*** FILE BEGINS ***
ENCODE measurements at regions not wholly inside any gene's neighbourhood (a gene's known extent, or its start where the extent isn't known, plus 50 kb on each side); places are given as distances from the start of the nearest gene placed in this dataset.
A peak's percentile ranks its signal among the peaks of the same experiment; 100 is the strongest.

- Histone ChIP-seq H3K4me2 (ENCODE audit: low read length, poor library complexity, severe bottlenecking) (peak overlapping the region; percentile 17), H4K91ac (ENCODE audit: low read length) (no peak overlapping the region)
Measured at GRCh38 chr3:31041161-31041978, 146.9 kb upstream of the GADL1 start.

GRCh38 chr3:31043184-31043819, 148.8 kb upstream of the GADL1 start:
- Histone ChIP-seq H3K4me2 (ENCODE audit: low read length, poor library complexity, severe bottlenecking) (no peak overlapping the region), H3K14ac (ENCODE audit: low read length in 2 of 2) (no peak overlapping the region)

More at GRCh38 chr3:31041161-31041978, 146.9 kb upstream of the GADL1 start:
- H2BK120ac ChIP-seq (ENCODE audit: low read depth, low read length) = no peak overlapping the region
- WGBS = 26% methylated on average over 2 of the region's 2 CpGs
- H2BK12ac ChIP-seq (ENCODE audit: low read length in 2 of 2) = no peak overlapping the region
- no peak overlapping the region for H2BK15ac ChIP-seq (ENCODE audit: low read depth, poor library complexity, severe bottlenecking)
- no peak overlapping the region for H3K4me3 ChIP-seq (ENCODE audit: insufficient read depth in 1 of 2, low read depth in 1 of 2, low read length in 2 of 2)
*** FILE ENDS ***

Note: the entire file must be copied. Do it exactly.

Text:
ENCODE measurements at regions not wholly inside any gene's neighbourhood (a gene's known extent, or its start where the extent isn't known, plus 50 kb on each side); places are given as distances from the start of the nearest gene placed in this dataset.
A peak's percentile ranks its signal among the peaks of the same experiment; 100 is the strongest.

- Histone ChIP-seq H3K4me2 (ENCODE audit: low read length, poor library complexity, severe bottlenecking) (peak overlapping the region; percentile 17), H4K91ac (ENCODE audit: low read length) (no peak overlapping the region)
Measured at GRCh38 chr3:31041161-31041978, 146.9 kb upstream of the GADL1 start.

GRCh38 chr3:31043184-31043819, 148.8 kb upstream of the GADL1 start:
- Histone ChIP-seq H3K4me2 (ENCODE audit: low read length, poor library complexity, severe bottlenecking) (no peak overlapping the region), H3K14ac (ENCODE audit: low read length in 2 of 2) (no peak overlapping the region)

More at GRCh38 chr3:31041161-31041978, 146.9 kb upstream of the GADL1 start:
- H2BK120ac ChIP-seq (ENCODE audit: low read depth, low read length) = no peak overlapping the region
- WGBS = 26% methylated on average over 2 of the region's 2 CpGs
- H2BK12ac ChIP-seq (ENCODE audit: low read length in 2 of 2) = no peak overlapping the region
- no peak overlapping the region for H2BK15ac ChIP-seq (ENCODE audit: low read depth, poor library complexity, severe bottlenecking)
- no peak overlapping the region for H3K4me3 ChIP-seq (ENCODE audit: insufficient read depth in 1 of 2, low read depth in 1 of 2, low read length in 2 of 2)